Jeremy Rifkin Wants to Save the Planet

Convening Leaders 2017 speaker Jeremy Rifkin on our ‘post-carbon’ era, fueled by near-instant communication, green technology, and the Internet of Things.

When Jeremy Rifkin paid German Chancellor Angela Merkel a visit in Berlin shortly after she took office in 2005, the economist didn’t mince words. “The first thing I said to the chancellor when I got there,” Rifkin said in a recent interview with Convene, “was, ‘How do you create new business opportunities and new jobs in Germany when your businesses are plugged in to a Second Industrial Revolution infrastructure of centralized telecommunication; fossil fuels and nuclear power for energy and internal combustion; and road, rail, water, and air transport for mobility? That infrastructure peaked in its productivity over 20 years ago all over the world.’”

Jeremy Rifkin will speak at PCMA Convening Leaders 2017, which will be held in Austin on Jan. 8–11.

Given her own background in the sciences, it’s not surprising that Merkel heeded Rifkin’s call to action. Ten years on, one-third of Germany’s electricity grid is powered by solar or wind technology — and the country plans to rely completely on renewable-energy sources within 20 years.

President of the TIR Consulting Group, a senior lecturer at The Wharton School’s Executive Education program, and a main-stage speaker at PCMA Convening Leaders 2017 in Austin, Texas, Rifkin was nearly as blunt during our interview as he was with Merkel as he detailed the intertwined environmental and financial crises now facing the planet — and offered up his model for a greener and more just global economy.

Much of your recent work focuses on how climate change has affected and will continue to affect the global economy. Can you explain the relationship between them?

The fact is that the global economy is slowing everywhere. GDP is slowing all over the world, and the reason is productivity is declining in every region of the world and the result is that unemployment is very high now, especially among the Millennial generation coming into the workforce. When we do the math, two centuries into the Industrial Revolution, here’s the bottom line: I think we have to acknowledge that half the human race is far better off today than before the Industrial Revolution. The other half of the human race is making two dollars a day or less, and is no better off — and worse off in some cases — than they were before the Industrial Age.

During the last two centuries of the Industrial Revolution, we’ve been spewing massive amounts of CO2 into the atmosphere. Our fertilizers, our pesticides, construction materials, pharmaceutical products, synthetic fibers, power, transportation, lights — they are all made by fossil fuels, so we’ve seen this massive amount of CO2 in the atmosphere change the water cycles of the earth. That’s what’s so frightening. This is a watery planet, so our ecosystems have developed over millions of years based on water cycles, cloud cover, and how water is distributed around the world in the atmosphere.

The problem is, for every one degree that the temperature on Earth goes up due to CO2 emissions, the atmosphere is actually sucking up 7 percent more precipitation from the ground. It’s forcing it into the clouds, so we’re getting more extreme water events, more extreme winter snows, more extreme flooding in the spring around the world, more summer droughts and wildfires, or Category 3, 4, and 5 hurricanes.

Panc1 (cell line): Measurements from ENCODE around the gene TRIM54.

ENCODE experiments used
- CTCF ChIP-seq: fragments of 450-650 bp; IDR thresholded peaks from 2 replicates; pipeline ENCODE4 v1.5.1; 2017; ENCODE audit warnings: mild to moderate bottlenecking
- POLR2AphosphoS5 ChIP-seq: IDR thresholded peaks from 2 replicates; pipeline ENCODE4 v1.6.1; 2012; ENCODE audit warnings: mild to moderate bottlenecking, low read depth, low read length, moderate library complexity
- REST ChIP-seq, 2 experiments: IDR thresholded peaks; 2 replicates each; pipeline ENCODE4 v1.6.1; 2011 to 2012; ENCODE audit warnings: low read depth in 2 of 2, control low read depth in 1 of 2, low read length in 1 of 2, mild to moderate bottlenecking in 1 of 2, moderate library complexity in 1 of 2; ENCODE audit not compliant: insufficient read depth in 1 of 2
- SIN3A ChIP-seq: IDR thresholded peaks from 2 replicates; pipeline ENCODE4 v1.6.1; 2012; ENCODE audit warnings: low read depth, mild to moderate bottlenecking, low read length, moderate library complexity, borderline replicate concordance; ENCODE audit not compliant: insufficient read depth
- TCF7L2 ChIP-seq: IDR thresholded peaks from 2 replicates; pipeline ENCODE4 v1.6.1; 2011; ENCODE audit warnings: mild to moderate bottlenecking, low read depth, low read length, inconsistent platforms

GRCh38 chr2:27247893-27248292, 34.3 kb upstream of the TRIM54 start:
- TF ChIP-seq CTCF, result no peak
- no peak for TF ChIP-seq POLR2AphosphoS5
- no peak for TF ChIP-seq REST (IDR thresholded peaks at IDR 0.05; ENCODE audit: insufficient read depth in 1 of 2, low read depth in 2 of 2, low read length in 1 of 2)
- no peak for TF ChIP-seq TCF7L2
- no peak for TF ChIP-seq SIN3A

The concept of a Third Industrial Revolution that will move global industry beyond fossil-fuel-based technologies is crucial to your work. What is that?

The Third Industrial Revolution brings together a new convergence of communication, energy, and transport to manage, power, and move economic activity. This will allow us to dramatically change our way of living on the Earth, so that we can address climate change, put people to work, create new businesses, and live in a more responsible way.

One aspect of the Third Industrial Revolution will be familiar to everyone in the world, and that’s the communication internet that we’re all using now. Everyone has a smartphone. That digital communication network that we’re all using is now converging with a new source of energy — renewable energy — eventually resulting in a digitalized, renewable-energy internet that allows everyone to produce their own renewable energy and send it across the world on this “energy internet.”

A critical component is an Internet of Things platform that brings together the communication internet, the renewable-energy internet, and the transportation internet, allowing us to live in a very, very streamlined world where we can dramatically increase our efficiency and productivity, reduce our ecological footprint at marginal cost, and live in a more sustainable way on the planet.

How will the Third Industrial Revolution fuel economic growth?

Traditionally, when you create new infrastructure — think of the First Industrial Revolution in the 18th and 19th centuries, or the Second Industrial Revolution in the 19th and 20th centuries — the 40-year build-out of the infrastructure is what created the jobs. For the Second Industrial Revolution, we had the interstate highway systems, and we had to lay out the suburban developments, and we had to outfit rural areas with electricity. That was a huge amount of opportunity for businesses, and created millions of jobs.

The Third Industrial Revolution’s smart digital economy will do the same. It will require telecom, cable, IT, consumer-electronics, transportation, logistics, and construction companies to lay out this infrastructure, and that’s millions and millions of jobs. Robots won’t do that. AI software won’t do that. These are the opportunities ahead.

For us, it means that this is a difficult challenge, extremely difficult, but there’s no Plan B.

Kate Mulcrone

Kate Mulcrone is digital editor of Convene.